But these days, a well-rounded resume seems to be undervalued–and I think that’s a mistake on the part of employers. When I consider the leg up I had in stories that required a fundamental knowledge of history, literature or science, I wonder whether my laser-focused journalism colleagues were able to cover the story as thoroughly without a liberal arts education. I think about the friendships and relationships I maintain and wonder, when I’m having fun at a festival or a picnic, whether my old coworkers are still slaving away in the newsroom. When I absorb myself in choir rehearsal and forget about bills, task lists and arguments, I can’t believe underpaid cub reporters my age can cope without a hobby that provides an emotional escape from the stresses of adult life.

Perhaps the decision to broaden my knowledge base communicated a lack of pure journalistic commitment to some of the newspaper editors who saw my resume. But if a love for many things at once is wrong, I don’t want to be right.

Advertisements

Hard news, soft news–it’s all good

Western Washington University students work on the Viking 45, their entry in the Progressive Automotive X Prize competition. The car gets 100 miles to the gallon. Photo: Sophia McCloy.

This job is the first one in which I’ve truly been a general assignment reporter. Before that, I always had a certain beat. At the Santa Cruz Sentinel, my first internship and my first time working in a newsroom, I was supposed to cover everything but ended up mostly writing feature stories. At the Oregon Daily Emerald, I covered crime and health. At Monterey County Weekly and Palo Alto Weekly–two newspapers at which I worked simultaneously two summers ago–my clips were mostly of the arts and entertainment variety.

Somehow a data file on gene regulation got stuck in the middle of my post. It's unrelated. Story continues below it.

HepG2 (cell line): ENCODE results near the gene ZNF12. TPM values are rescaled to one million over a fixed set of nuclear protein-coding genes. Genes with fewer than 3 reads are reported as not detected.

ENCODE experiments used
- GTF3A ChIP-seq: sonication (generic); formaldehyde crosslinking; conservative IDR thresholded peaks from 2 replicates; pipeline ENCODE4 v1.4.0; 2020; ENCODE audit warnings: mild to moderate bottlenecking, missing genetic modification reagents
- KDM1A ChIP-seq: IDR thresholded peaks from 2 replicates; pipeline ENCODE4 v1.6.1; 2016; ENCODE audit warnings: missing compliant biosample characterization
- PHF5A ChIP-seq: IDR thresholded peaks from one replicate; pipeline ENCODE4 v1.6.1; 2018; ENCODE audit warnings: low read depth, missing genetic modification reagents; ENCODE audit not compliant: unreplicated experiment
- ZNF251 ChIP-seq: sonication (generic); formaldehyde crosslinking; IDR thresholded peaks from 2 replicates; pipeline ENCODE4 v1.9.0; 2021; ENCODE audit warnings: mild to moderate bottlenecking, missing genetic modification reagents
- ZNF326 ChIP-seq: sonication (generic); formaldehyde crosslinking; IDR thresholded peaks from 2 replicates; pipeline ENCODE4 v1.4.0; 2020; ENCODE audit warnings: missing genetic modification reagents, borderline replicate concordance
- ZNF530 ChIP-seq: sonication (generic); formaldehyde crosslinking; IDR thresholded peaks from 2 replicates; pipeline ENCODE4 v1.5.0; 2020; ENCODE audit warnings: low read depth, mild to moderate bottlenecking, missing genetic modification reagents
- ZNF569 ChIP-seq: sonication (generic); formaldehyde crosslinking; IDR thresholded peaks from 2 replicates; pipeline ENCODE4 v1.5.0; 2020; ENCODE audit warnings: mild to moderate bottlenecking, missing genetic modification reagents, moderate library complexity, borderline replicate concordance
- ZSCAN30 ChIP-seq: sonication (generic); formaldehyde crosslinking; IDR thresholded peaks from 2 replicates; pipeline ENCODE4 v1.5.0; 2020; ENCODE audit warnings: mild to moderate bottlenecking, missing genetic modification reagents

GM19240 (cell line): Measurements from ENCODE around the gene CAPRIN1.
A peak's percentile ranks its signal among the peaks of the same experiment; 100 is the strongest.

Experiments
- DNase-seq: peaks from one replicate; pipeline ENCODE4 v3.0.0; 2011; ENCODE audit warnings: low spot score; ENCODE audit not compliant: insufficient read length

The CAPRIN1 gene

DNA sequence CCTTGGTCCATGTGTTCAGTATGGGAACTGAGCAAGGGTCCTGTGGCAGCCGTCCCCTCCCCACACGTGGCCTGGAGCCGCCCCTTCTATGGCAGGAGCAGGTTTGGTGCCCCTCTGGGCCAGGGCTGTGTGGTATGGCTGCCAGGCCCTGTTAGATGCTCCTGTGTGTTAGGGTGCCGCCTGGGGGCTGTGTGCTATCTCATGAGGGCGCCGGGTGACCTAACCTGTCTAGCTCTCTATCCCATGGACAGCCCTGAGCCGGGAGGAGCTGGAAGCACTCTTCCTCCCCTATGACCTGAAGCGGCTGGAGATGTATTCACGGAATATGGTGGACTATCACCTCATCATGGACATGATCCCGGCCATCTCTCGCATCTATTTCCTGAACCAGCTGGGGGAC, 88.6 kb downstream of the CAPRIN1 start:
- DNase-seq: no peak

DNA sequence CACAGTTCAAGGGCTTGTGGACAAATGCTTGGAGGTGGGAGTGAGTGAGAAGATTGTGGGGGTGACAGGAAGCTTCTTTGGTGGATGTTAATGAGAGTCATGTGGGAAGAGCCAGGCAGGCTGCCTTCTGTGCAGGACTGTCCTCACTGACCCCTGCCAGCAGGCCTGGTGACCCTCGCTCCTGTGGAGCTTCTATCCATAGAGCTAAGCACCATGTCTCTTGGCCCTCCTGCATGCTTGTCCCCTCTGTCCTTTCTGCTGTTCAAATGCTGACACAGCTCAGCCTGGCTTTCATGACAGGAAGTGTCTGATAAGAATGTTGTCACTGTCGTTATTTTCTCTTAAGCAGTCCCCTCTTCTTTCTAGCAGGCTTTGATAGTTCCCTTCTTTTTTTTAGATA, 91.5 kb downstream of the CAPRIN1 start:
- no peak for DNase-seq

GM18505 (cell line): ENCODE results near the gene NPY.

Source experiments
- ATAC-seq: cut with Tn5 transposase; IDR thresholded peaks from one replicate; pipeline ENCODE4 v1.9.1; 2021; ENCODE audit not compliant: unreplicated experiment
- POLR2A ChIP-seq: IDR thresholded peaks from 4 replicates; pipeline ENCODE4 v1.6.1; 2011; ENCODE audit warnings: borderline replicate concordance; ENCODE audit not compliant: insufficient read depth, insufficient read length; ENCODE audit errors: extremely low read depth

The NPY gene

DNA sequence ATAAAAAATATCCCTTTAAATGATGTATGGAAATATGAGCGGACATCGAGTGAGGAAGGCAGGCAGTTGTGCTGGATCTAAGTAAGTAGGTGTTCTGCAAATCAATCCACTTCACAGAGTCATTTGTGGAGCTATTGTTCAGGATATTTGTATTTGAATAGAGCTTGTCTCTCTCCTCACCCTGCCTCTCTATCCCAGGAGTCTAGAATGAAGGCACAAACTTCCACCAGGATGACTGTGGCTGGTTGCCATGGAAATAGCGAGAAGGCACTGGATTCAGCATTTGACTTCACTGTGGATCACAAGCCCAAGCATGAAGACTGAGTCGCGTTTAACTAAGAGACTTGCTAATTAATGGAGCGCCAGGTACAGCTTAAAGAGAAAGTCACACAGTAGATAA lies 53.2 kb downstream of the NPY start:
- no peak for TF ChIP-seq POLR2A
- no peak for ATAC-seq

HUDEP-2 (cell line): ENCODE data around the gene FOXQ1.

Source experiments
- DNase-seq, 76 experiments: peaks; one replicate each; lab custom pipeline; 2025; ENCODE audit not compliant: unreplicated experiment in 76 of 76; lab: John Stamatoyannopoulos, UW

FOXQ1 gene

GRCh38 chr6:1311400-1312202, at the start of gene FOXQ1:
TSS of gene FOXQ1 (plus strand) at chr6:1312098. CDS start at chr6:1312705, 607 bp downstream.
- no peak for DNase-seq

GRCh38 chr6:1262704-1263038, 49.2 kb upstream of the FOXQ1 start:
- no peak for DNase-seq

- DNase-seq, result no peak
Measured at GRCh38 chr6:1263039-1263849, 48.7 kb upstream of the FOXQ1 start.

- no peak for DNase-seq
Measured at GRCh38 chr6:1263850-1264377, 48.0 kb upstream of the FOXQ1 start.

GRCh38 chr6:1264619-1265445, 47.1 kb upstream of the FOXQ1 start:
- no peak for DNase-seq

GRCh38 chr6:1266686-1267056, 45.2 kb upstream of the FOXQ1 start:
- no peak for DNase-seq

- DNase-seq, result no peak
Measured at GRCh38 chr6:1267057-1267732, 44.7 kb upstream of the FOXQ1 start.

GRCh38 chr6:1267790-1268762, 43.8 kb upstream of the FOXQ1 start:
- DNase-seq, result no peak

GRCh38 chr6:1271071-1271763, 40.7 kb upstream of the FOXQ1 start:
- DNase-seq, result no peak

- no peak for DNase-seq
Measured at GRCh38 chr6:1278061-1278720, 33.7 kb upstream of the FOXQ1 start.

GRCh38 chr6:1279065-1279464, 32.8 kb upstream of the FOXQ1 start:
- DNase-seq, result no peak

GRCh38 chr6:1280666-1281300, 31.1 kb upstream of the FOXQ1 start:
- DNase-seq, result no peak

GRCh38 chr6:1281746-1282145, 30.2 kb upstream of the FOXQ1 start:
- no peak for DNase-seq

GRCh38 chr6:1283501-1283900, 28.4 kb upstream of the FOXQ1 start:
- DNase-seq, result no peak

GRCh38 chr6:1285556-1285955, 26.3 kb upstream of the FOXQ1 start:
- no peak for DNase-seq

So when I got to the Seattle Times and in my first week alone covered four beats–science, crime, health and obituaries–I knew this internship would be an entirely different experience.

The subjects I cover have only increased since then. I’ve worked on stories about land usestate and federal politics, the environment and education. I couldn’t be happier. I always thought beat reporting was more interesting and more rewarding, but I should have known better. Even as a kid, I loved learning–not necessarily in-depth learning about one specific subject, but instead learning a little about a lot of things. As early as high school, I waxed poetic about the benefits of a well-rounded education. In college, while so many around me believed a liberal arts education was overrated and specific technical training was more beneficial, I maintained that I had an edge over other journalism majors with my multiple interests and varied extracurriculars.

It makes sense, then, that I so enjoy general assignment reporting. I get to learn something new every day. It matters little whether I’m calling the police station for information on a shooting in a state park or whether I’m visiting sleepy, pleasant Bellingham to chase the heartwarming story of some college kids who built a car from scratch and may win $10 million for their troubles. I always walk away from my workday satisfied.